On Tuesday morning, a gentle spring thunderstorm rolled through Mt. Haley Township. Another round of earth-nourishing rain fell through a cool air mass that had me wearing a sweatshirt on the last week of May. Storms of varying degrees of intensity came and went throughout the remainder of the day and into the night. In the midst of all the rain, thunder, and wind, one thing remained constant:
Our dog Jake was terrified out of his mind.
We added Jake to our family about seven years ago. He came from a rescue organization in Ohio, and his age and birthplace were unknown to everyone. Over the years, we have come to believe that Jake may be a “Katrina dog” – that is, a dog who was born in the New Orleans area and survived the terror of Hurricane Katrina in 2005. We believe this because he dislikes getting wet in any way and because he shows signs of extreme anxiety at the slightest rumble: thunder, gunshots, firecrackers, or anything else that might remind him of a terribly frightening storm.
Yesterday’s storms were no exception: all day long, Jake whined, paced, yelped, and was generally inconsolable. By the evening, even the sound of falling rain sent him into a panic, as if he could sense that a thunderclap might come in the near future.
Tara and I tried to comfort him in different ways at different times. But we have realized that nothing we can do – short of giving him sedatives, which we have never done – will help this poor dog survive the emotional trauma of a thunderstorm. (Opening day of rifle season in November is another fun day for us!)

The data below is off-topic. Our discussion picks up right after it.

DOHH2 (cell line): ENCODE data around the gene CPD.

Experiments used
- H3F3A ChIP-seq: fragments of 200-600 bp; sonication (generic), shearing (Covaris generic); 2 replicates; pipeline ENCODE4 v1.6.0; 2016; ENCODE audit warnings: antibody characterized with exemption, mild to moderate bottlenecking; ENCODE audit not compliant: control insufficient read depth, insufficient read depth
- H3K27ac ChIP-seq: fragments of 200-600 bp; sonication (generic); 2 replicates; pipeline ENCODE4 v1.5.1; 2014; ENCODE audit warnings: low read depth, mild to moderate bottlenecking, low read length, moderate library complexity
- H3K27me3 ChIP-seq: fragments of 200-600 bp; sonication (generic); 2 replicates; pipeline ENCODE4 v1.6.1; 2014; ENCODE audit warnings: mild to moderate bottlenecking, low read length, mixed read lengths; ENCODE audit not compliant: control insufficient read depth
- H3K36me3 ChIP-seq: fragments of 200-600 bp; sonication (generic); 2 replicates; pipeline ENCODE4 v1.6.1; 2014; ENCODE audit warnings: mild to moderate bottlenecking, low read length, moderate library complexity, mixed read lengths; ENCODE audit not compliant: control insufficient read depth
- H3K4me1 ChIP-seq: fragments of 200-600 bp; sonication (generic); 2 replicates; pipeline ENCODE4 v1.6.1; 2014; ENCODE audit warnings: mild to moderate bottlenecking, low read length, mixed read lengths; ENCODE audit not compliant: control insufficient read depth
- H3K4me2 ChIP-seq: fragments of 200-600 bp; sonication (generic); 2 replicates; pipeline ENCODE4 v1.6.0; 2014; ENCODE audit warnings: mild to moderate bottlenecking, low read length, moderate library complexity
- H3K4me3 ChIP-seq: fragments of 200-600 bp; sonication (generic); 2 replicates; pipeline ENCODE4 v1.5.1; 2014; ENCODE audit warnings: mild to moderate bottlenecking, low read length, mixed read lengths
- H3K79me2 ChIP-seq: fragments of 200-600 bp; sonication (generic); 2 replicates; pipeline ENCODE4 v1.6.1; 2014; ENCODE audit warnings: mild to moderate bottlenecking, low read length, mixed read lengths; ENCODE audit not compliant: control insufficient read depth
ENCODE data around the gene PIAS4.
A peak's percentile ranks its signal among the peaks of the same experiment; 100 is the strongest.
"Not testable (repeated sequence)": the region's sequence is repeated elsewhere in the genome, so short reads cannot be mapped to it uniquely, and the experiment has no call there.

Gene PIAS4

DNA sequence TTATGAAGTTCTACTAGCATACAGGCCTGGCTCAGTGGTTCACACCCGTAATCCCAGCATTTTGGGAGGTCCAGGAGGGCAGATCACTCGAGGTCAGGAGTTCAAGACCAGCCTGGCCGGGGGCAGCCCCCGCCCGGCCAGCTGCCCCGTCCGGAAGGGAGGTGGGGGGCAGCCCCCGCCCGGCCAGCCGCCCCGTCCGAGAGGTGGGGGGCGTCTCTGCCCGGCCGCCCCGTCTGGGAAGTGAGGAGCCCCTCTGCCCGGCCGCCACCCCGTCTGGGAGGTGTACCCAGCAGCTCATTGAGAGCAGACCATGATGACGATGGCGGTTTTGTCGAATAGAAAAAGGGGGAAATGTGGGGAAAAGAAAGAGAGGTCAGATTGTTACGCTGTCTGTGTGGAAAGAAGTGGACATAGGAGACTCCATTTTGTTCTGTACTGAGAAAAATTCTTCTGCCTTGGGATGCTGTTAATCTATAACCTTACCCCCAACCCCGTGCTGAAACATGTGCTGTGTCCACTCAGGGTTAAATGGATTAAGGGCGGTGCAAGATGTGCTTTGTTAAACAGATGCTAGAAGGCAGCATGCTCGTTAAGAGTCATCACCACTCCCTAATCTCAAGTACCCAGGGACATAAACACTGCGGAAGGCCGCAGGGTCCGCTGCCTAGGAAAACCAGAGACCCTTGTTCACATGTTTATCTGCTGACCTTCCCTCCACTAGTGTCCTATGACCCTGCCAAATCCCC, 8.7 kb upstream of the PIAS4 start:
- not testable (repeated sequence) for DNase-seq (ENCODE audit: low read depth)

Have you ever been inconsolable due to a traumatic event in your life? Or has someone around you experienced such emotional stress that you could not comfort him or her? Or have you ever been overwhelmingly occupied by a burden to share the love of Christ with someone around you?
In all three of these situations, the message of Jesus Christ reaches out to us and transforms us. Take a moment to read 2 Corinthians 1:3-11. In this opening passage of the letter, Paul writes about the comfort of God available to those who identify with Christ. Two truths are readily apparent: any comfort in this world comes from God, and the comfort we have received must be shared with others around us. Yet a third truth – having to do with enduring suffering for the sake of the gospel – captures my attention today.
Are we afflicted with sufferings for the cause of Christ? Does our faith in Christ find expression in our lives in ways that cost us something? Are we in need of divine comfort because we are sharing in the sufferings of our Lord?
Or do we have more in common with Jake, who reacts with fear to the world around him, even though he is perfectly safe in the care of his providers? Do we merely wait for God to comfort us in our everyday distress?
Surely everyday comfort is important, but I believe it is more important to be in need of divine comfort because of our active participation in the work of God. Let’s get to work!